The elections were not the end. Municipalities, beware!

How can a regular citizen prevent abuse of power in self-government?

(Source: ZOMOS)

Recent municipal elections brought change to many cities and villages. Even though many hope for better times now, nothing should be left to chance.

"A village or a town does not belong to the mayor only," remarks Vladimir Spanik, Chairman of the Board of Directors of ZOMOS. Every citizen has the right to participate in meetings of municipal and town councils and express their opinion. "It is the participation of citizens in municipal meetings, which prevents attempts to abuse power."

Villages are at risk, particularly

ZOMOS, the Association of Citizens of the Towns and Municipalities of Slovakia, works to improve public control by educating activists and citizens directly in towns and villages. It was founded by "ordinary" citizens, who, according to their words, were unhappy with their self-governments. They realised that the majority of the attention is paid to the towns and that the small and even smaller villages and municipalities are completely forgotten. "We have always known that a village is different from a town. There, where mayors are not controlled at all, nothing prevents them from stealing without a shame," says Spanik.

ZOMOS works in municipalities, in which citizens do not have the opportunity to express their opinions, and tries to persuade local MPs and mayors that what these manners lead only to a failure in the next election.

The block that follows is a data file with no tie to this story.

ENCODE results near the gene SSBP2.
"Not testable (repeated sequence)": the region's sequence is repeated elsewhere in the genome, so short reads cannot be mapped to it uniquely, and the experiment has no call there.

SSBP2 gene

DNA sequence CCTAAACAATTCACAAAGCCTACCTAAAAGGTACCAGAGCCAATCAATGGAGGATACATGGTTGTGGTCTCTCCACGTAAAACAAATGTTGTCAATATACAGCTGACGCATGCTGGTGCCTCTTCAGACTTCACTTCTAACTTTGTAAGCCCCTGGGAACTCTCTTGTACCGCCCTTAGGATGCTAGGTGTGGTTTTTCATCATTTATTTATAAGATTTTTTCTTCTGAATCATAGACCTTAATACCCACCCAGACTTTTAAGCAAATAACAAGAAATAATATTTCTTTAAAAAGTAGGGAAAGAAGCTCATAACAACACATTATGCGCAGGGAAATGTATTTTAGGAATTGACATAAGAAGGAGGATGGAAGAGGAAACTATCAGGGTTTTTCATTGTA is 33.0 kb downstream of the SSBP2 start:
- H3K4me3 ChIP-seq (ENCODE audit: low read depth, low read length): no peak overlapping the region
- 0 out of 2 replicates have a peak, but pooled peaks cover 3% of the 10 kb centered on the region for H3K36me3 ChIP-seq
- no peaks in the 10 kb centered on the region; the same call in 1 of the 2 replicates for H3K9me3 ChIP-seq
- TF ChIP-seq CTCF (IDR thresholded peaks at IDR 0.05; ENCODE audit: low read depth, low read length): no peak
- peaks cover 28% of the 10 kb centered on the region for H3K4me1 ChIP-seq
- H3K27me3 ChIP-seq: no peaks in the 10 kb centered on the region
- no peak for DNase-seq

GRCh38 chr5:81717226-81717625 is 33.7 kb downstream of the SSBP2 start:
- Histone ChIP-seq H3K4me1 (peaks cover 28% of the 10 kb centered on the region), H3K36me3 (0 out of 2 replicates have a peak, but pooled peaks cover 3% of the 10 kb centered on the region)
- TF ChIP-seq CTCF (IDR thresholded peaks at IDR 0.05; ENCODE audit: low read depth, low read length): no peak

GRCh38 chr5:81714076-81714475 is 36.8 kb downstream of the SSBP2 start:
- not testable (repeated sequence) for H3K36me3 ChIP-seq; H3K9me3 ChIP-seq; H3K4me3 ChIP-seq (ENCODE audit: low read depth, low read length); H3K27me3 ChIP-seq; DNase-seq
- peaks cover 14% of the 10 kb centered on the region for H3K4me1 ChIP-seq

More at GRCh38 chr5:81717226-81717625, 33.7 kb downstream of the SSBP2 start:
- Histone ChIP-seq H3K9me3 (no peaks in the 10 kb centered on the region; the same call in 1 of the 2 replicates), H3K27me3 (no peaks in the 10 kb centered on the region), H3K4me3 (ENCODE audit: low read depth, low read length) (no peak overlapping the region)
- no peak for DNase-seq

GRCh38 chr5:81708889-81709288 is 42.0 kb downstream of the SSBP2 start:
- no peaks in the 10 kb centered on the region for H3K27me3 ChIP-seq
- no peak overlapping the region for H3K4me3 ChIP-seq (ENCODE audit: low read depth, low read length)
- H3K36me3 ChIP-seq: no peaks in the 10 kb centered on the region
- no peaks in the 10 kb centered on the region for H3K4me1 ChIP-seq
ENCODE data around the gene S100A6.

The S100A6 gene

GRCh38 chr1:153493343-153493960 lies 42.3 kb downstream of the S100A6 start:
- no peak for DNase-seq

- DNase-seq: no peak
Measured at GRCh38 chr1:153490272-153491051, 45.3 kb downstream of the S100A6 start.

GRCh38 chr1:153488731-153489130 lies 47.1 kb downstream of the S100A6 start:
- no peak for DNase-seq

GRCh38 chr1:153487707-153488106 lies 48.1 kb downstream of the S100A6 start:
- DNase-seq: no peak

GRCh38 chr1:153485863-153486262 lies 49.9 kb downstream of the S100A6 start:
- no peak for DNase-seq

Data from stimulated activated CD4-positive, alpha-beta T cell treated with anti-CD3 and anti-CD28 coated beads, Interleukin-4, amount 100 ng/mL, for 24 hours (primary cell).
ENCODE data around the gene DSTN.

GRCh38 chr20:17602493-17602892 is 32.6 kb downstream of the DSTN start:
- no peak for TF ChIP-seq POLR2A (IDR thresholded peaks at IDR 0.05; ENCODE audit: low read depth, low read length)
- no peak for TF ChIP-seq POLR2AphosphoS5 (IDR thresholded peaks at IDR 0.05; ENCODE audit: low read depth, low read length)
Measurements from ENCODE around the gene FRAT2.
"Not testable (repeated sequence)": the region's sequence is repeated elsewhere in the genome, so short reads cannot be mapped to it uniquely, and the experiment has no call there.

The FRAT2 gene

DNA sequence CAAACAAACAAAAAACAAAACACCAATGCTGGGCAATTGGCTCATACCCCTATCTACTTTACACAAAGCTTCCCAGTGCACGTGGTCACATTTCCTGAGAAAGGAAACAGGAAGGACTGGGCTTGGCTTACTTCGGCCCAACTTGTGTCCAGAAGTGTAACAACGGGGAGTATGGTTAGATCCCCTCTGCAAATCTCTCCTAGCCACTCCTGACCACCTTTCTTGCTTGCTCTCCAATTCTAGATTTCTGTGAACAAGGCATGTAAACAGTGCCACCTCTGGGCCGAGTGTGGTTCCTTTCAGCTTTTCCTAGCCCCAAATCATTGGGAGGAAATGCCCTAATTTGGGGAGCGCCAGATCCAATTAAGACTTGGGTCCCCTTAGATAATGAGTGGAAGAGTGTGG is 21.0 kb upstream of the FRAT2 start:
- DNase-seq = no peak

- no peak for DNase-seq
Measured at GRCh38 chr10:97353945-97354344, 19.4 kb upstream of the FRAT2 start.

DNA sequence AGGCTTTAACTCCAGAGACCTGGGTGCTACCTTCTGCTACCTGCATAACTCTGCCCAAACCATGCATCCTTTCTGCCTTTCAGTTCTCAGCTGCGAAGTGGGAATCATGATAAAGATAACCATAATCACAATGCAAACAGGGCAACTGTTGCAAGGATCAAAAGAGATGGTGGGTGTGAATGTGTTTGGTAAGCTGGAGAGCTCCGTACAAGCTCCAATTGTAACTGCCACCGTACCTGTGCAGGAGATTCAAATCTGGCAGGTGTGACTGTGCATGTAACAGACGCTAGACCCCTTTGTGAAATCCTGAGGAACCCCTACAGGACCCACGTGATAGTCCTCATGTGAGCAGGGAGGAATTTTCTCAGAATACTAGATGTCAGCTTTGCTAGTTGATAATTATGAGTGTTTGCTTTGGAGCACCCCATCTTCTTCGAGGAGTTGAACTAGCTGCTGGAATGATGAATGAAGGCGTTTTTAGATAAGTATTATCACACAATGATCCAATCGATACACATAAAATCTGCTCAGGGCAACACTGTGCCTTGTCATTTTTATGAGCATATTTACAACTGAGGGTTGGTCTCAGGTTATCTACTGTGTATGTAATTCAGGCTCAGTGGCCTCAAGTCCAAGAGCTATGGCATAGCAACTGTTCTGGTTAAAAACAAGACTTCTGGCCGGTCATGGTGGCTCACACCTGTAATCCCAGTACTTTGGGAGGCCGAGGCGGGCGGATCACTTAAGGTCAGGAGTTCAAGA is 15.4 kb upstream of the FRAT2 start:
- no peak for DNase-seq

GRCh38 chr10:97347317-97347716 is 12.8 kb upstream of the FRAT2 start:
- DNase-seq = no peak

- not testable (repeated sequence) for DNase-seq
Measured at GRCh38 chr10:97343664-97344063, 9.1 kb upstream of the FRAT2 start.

Active citizens, the key to success

First of all, however, according to Mr. Spanik, citizens must take interest in public affairs. As citizens, we can deal with the ineffective handling of the property of the municipality only by concentrating pressure on the transparency of the municipal authority, by requiring reasonable communication, and by monitoring the published invoices, orders and contracts.

"The citizens must occasionally come to a council meeting and push so that both the meetings of the representatives and the meetings of the commissions are open to the public and the citizens are able to make suggestions during proposals of problem-solutions. Especially in small villages, citizens should use the opportunity to comment on draft budgets or generally binding regulations," says Spaniard.

Do not be afraid to ask for help

If citizens spot any abusive behavior outside the law, they should not be afraid to contact law enforcement authorities and, in some cases, the public prosecutor's office in the local government.

ZOMOS also offers help to active citizens in towns and villages. "People often invite us to their living rooms and pubs, explaining what has been happening, so that we can tell them how to defend themselves," says V. Spanik. Together, they try to find ways and means to prevent abuse of power.

If you like the ZOMOS activities, you can support them at the occasion of the International Day of the Fight against Corruption (the 9th of December). Just click on the link with password “Support“. The association's activities are also supported by the Transparent Slovakia Fund, which strives for transparency and a healthy business environment in Slovakia.

The Slovak Spectator has teamed up with Dobrá Krajina (Great Country) to create a space for stories of people and communities who need our help. Each article in the series For a great country will give you the opportunity to support a specific project and actively contribute to building a great country.

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